Creating The Invisible Prison

Nick Williams
3 min readMar 26


Reality isn’t a Rubik’s Cube — it can never be solved or ‘made right’! We can project what we imagine to be ‘right’ upon it, and then try to achieve it, but to do this (or to attempt to do this) is always to get involved in a tangled hierarchy, a deceptive loop of logic that we can’t ever get out of.

What we’re doing here — totally unbeknownst to ourselves — is creating a construct and then living entirely within this construct as if it weren’t a construct, as if it were ‘the actual genuine world’. This is what we inevitably do every time we treat the world (or reality) as a problem that we need to somehow ‘set right’.

Theoretically — or so it seems to us — we stand every chance of being able to do this — it seems to us as if ‘setting everything right’ is a genuine bona fide possibility. When we act upon this possibility, in the attempt to realise it, we pass over imperceptibly into what seems to be the real world but which is actually a ‘virtual domain’ — the virtual domain which is predicated (or premised) upon a strange loop that we can’t see to be strange, a tangled loop that we can’t see to be tangled.

We don’t see the self-contradiction that the strange loop embodies, the self-contradiction which is expressed topologically as a mobius strip (which is where what appears to be two surface is in reality only the one surface with a ‘twist’ in it). This creates the illusion of progress, the illusion of change, where there is none. This is just another way of talking about the self-contradictoriness that is inherent in all Finite Games, therefore.

Because we operating within a domain that is inherently glitched — so that ‘positive’ secretly means ‘negative’ and ‘up’ secretly means ‘down’, etc — we are in the position of always (or almost always) perceiving it to be the case that we are getting somewhere when we’re not. It doesn’t take too much imagination to realise that what we’re looking at here is a perfect recipe for the ultimate invisible prison.

On the one hand we could say that we create this invisible prison for ourselves by treating reality as ‘a problem to be fixed’ rather than respecting / acknowledging it for what it is. What’s happening here — as we’ve said — is that we’re chasing this solution called ‘getting it right’ (or ‘obtaining the goal’) as if it actually exists out there in the real world when the truth is that it’s nothing more than our own un-owned projection. And on the other hand, we could say that we create the invisible prison for ourselves by treating reality as it were something that can be described, something that can be known.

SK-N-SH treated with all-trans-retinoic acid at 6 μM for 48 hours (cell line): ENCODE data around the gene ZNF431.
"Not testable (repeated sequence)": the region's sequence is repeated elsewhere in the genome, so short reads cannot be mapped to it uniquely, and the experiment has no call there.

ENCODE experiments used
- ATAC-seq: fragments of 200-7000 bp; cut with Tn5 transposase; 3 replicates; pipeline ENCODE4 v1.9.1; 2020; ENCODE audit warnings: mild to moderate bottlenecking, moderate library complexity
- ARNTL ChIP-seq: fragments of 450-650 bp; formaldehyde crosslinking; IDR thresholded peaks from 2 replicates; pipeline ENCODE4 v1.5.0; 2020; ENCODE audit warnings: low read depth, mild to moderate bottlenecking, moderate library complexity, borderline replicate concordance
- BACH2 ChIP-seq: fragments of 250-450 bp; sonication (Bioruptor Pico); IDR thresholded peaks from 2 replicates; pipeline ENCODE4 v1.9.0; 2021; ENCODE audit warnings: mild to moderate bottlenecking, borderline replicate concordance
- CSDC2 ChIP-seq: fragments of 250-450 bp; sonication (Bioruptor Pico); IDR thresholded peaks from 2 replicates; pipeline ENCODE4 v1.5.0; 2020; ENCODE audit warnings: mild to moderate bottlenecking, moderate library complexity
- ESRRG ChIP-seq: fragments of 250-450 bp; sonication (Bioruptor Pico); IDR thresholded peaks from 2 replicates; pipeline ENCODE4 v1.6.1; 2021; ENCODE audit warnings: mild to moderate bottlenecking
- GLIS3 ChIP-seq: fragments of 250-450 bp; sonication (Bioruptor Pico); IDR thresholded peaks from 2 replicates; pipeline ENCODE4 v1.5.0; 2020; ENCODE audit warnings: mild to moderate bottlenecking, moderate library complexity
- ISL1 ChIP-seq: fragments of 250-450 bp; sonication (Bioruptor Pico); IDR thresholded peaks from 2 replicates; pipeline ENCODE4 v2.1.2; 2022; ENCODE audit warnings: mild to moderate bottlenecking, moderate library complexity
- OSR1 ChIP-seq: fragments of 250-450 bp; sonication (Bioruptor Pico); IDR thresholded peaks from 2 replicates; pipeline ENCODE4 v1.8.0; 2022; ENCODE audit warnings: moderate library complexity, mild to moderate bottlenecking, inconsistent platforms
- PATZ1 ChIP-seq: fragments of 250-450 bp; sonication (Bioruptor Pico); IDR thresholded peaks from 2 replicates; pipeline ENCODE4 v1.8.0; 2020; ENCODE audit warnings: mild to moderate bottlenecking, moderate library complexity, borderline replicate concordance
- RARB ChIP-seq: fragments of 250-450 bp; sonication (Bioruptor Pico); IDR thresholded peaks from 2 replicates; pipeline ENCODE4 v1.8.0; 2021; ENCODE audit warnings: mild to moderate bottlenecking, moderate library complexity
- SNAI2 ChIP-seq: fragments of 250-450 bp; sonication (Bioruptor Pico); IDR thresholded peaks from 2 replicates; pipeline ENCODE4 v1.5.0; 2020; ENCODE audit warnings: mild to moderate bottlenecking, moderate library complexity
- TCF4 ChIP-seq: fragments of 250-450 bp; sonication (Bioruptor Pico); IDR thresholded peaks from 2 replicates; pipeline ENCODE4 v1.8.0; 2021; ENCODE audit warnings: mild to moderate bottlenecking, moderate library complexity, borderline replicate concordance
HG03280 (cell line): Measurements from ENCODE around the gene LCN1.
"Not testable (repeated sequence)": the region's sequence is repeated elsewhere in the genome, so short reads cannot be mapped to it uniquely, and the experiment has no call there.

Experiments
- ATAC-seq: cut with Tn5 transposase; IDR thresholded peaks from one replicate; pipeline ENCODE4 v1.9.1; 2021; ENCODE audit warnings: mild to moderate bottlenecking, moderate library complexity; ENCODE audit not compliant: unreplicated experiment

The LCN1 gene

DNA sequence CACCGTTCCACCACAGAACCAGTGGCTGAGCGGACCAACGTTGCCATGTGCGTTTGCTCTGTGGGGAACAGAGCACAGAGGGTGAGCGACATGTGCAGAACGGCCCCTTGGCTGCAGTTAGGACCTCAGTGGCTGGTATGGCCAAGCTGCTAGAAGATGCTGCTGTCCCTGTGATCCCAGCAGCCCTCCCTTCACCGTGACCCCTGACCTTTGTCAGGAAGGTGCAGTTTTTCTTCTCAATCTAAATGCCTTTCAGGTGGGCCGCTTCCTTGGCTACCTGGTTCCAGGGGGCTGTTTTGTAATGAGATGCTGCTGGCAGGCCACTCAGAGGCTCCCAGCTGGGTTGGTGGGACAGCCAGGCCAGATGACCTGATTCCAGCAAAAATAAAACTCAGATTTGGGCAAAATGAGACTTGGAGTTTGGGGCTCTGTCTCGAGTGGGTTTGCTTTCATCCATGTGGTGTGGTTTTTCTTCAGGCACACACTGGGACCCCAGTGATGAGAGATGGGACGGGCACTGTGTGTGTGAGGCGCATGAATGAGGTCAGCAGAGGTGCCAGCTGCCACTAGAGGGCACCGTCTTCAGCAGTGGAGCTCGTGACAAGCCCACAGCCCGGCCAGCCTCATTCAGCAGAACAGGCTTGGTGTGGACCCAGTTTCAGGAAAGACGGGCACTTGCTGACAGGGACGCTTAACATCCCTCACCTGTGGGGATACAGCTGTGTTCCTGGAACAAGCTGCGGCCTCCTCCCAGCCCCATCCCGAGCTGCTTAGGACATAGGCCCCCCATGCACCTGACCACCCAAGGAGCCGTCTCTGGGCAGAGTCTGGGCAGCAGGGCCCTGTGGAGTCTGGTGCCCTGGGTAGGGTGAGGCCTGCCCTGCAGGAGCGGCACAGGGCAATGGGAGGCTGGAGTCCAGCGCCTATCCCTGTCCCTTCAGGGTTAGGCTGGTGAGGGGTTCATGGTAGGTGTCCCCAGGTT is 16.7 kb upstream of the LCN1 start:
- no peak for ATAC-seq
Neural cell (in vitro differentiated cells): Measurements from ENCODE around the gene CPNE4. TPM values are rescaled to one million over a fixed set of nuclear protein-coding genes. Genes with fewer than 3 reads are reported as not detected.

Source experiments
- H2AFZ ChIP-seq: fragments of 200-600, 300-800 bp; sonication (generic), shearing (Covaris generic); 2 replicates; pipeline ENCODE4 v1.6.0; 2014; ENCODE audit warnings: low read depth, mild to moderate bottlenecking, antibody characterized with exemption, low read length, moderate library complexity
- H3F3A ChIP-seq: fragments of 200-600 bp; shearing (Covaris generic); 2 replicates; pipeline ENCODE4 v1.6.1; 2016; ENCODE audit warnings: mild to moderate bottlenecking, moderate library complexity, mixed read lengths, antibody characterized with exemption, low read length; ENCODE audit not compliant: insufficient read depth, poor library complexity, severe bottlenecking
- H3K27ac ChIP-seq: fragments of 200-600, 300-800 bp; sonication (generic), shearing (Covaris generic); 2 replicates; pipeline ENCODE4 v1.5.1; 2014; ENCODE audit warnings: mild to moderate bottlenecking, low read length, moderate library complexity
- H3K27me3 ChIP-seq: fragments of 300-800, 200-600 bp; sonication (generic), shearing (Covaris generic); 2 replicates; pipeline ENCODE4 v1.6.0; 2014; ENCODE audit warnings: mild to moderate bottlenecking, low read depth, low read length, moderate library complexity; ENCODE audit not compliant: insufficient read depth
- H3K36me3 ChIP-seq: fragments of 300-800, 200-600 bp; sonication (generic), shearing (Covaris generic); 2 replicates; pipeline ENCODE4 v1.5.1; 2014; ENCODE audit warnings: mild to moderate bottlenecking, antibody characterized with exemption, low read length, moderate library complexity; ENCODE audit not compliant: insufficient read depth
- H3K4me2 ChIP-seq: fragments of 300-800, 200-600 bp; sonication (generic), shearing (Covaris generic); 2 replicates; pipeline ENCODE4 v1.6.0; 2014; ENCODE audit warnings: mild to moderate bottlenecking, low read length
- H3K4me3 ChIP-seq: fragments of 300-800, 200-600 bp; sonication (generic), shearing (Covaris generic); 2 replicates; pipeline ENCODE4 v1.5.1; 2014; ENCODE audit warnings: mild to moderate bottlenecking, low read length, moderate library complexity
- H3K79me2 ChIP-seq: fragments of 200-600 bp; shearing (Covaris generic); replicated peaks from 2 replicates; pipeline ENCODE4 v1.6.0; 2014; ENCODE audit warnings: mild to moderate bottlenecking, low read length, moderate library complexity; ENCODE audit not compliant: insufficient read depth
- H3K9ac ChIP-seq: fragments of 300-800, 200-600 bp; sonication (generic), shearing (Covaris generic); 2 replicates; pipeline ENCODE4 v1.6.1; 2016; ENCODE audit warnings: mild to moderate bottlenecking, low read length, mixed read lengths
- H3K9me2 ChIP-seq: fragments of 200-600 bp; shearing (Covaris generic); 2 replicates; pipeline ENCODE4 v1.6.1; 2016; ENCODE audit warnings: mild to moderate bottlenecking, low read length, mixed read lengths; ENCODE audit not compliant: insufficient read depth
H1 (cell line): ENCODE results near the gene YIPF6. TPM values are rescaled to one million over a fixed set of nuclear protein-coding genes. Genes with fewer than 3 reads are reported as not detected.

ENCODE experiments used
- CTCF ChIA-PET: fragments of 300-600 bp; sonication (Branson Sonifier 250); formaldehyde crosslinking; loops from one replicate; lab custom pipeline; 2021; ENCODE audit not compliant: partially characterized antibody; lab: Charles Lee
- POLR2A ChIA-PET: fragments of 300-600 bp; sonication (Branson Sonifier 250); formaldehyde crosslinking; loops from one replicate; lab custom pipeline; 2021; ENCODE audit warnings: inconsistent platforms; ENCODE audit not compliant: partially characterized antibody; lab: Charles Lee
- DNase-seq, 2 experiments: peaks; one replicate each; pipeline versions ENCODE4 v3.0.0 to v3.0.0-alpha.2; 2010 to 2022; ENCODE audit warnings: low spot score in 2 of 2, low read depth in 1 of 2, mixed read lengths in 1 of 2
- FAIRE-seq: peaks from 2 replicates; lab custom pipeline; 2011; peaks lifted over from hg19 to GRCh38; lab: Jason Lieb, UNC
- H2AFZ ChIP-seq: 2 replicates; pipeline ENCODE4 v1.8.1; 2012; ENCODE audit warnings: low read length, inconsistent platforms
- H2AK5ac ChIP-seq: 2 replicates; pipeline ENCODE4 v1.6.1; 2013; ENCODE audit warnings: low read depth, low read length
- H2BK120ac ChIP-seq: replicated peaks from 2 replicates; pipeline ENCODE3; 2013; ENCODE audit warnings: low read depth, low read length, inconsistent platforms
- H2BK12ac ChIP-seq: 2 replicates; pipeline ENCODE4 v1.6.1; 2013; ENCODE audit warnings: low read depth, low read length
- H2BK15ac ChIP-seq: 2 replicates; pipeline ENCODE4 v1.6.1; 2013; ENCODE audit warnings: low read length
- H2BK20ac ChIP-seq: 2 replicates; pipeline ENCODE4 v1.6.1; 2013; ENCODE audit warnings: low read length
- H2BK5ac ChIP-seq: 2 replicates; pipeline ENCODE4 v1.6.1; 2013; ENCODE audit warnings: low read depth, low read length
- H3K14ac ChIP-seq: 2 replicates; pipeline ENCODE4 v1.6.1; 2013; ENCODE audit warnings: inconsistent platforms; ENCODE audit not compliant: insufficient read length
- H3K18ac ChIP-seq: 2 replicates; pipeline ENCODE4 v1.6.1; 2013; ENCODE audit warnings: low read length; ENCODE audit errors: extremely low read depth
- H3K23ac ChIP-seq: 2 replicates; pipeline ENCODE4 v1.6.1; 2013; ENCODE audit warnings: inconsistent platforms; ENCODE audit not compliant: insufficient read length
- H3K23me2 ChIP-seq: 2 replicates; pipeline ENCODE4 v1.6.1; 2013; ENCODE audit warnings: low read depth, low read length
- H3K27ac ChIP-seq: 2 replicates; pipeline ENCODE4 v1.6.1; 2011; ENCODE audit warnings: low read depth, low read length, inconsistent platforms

These are two complementary ways of talking about the same thing — we can’t attempt to control something without first describing it to ourselves. How would we know in which way we should attempt to control (whatever it is we want to control) if we can’t describe it to ourselves, if we don’t have a model or theory for it? This is what lies at the very heart of the ‘problem’, therefore — the fact that we can’t see that our descriptions, our models, our theories are all our own projections. They are ‘all to do with us’ and nothing whatsoever to do with what’s really out there. We’re involved in a private (and very meaningless) game, in other words.

In order to ‘stay free from the prison,’ therefore, we have to refrain from projecting our own meaning on the world; we have to refrain from projecting our own meaning on the world because it isn’t really ‘meaning’ at all. What it is, on the contrary, is a doorway to endless delusion, endless confusion, endless grinding futility. The meaning that we perceive (and which goes on to create the subjective world that we live in) is ‘our own thing’, our own doing, our own construct, and when we treat it as if it isn’t (as if it had its own independent, genuine reality) then we bring a curse down upon our heads — we incur a paradox that we just can’t see.